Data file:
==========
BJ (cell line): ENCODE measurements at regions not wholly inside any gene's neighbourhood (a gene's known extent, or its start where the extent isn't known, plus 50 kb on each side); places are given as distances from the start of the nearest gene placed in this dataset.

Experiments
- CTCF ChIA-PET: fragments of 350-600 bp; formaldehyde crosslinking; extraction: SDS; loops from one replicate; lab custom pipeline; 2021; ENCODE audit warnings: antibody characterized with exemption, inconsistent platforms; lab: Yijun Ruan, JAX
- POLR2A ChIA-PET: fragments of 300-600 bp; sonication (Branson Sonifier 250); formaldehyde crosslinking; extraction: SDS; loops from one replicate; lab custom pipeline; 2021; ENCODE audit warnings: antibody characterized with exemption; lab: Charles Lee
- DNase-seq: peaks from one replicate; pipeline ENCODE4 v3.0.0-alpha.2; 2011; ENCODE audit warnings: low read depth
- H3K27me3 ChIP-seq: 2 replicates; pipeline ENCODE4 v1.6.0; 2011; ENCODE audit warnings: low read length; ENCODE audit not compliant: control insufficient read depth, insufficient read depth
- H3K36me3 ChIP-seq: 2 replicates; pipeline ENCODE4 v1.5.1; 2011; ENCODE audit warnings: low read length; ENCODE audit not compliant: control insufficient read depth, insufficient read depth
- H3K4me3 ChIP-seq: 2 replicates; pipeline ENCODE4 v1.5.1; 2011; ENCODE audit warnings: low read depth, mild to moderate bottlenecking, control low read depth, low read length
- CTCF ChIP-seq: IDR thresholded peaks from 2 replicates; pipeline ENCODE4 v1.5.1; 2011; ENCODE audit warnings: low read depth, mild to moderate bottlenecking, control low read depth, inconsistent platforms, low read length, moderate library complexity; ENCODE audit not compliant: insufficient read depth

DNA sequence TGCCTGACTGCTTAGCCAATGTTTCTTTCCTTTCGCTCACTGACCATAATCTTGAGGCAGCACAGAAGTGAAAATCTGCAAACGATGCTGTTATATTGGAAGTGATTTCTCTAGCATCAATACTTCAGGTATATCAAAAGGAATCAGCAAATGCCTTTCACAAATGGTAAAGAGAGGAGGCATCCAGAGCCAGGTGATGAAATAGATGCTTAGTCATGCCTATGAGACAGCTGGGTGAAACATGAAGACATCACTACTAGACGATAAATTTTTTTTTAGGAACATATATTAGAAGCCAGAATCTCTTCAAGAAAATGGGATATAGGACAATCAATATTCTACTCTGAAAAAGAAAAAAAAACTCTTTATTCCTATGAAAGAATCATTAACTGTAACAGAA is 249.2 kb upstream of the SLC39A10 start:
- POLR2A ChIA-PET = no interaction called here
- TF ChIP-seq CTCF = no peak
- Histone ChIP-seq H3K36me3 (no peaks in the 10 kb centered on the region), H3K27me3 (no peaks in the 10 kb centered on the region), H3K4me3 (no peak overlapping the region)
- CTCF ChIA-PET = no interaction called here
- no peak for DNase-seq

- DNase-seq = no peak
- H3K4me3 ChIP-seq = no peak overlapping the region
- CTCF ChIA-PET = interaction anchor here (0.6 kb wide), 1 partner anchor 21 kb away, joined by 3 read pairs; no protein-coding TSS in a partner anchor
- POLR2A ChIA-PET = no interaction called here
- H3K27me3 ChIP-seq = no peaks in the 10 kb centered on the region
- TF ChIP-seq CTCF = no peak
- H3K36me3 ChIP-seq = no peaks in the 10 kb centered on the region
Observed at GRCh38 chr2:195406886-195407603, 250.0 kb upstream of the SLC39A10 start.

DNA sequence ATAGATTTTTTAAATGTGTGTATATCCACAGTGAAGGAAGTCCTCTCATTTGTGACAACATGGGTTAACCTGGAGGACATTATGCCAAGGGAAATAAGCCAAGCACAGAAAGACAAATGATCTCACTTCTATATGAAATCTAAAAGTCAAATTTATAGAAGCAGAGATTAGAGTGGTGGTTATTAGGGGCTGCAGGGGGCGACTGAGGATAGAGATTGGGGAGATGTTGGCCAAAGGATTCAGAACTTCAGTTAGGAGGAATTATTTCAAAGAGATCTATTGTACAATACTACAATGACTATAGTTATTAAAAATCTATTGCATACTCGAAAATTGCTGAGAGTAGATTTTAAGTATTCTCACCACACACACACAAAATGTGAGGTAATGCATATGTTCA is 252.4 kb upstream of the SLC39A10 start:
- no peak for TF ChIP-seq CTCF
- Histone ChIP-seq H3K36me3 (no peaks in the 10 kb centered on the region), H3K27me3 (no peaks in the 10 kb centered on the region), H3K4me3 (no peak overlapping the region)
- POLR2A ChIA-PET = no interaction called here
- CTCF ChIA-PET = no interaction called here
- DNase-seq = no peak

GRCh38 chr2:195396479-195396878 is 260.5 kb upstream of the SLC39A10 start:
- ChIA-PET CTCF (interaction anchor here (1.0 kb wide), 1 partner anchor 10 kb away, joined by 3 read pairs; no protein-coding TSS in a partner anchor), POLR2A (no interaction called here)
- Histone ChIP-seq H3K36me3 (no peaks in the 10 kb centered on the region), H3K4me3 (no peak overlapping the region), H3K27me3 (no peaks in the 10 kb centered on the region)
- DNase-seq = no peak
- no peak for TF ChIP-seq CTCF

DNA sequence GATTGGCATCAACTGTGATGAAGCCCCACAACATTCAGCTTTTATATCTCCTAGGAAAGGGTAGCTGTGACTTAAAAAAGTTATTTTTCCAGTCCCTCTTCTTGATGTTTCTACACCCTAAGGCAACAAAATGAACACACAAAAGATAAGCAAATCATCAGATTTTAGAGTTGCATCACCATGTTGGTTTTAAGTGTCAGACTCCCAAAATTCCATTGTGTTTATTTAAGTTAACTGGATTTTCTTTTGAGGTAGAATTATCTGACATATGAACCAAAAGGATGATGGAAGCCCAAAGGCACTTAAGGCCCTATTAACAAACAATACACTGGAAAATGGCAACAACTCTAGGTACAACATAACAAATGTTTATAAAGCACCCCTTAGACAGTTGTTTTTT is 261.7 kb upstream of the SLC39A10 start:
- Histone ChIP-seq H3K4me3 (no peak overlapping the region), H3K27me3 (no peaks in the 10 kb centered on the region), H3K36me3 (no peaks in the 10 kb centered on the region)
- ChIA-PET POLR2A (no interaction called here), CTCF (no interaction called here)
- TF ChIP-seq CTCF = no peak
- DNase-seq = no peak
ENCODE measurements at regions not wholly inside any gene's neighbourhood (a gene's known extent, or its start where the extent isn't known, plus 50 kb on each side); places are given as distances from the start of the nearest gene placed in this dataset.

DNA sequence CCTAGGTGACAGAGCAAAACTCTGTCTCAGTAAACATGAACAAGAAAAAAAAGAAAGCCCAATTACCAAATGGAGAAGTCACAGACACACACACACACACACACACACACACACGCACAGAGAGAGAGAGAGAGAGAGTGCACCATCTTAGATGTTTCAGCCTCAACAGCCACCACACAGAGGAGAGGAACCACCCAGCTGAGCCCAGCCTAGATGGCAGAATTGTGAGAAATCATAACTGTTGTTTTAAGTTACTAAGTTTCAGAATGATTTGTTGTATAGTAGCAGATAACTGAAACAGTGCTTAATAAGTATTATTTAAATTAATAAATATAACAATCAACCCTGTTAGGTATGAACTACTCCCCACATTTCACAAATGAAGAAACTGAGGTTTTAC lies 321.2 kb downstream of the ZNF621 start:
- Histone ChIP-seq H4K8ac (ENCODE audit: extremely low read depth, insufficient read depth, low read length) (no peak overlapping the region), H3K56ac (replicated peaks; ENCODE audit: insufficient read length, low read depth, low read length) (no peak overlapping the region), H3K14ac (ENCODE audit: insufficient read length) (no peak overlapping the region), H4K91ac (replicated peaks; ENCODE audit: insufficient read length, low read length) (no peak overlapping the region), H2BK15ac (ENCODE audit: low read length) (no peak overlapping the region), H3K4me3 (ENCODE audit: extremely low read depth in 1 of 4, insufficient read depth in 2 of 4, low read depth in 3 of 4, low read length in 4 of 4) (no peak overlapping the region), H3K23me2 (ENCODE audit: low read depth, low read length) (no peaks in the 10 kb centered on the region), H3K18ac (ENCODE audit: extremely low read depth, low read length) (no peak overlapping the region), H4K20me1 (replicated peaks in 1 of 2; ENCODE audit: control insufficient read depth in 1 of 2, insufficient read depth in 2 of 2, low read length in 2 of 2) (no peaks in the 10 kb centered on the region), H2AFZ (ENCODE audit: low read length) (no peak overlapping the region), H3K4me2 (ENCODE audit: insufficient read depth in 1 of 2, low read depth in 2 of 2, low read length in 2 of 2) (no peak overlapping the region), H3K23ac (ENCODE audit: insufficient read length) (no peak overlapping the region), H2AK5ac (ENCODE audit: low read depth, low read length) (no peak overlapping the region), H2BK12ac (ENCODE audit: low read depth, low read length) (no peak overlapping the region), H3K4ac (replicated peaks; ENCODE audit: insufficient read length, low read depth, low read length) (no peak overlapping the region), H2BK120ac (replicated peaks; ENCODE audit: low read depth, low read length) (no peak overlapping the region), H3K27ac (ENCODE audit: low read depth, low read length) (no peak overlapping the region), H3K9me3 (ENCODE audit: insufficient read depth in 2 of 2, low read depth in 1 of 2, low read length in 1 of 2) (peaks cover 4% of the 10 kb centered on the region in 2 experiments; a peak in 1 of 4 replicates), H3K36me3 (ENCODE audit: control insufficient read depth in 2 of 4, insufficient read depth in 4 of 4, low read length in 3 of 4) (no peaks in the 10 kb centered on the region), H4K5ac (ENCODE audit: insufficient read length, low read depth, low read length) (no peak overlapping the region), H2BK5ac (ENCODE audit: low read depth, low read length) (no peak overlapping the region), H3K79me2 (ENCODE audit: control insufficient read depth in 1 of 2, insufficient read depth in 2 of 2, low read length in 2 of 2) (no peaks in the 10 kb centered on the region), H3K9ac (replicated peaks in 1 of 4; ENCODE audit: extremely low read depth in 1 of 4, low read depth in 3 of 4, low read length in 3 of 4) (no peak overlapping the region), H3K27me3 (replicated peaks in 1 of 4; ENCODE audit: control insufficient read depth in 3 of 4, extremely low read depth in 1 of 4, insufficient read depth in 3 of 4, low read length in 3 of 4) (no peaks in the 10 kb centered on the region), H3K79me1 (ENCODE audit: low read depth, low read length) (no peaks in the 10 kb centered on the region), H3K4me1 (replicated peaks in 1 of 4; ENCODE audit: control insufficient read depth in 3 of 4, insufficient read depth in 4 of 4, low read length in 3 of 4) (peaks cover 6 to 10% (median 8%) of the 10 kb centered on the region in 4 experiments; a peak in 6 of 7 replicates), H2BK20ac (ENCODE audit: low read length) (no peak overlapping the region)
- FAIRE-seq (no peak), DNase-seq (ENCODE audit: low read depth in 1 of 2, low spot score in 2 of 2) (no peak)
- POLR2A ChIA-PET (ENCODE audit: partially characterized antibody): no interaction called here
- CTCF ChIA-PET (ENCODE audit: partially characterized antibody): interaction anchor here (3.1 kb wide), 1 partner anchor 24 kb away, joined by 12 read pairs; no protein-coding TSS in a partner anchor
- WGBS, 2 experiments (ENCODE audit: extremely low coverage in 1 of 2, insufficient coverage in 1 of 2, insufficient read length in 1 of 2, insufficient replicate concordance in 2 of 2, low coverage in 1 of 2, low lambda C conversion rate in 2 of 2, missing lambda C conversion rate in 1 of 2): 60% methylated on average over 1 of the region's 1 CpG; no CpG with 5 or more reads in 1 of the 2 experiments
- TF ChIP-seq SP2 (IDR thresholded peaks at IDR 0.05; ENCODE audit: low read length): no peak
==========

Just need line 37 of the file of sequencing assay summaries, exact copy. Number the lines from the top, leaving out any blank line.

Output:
- ChIA-PET POLR2A (no interaction called here), CTCF (no interaction called here)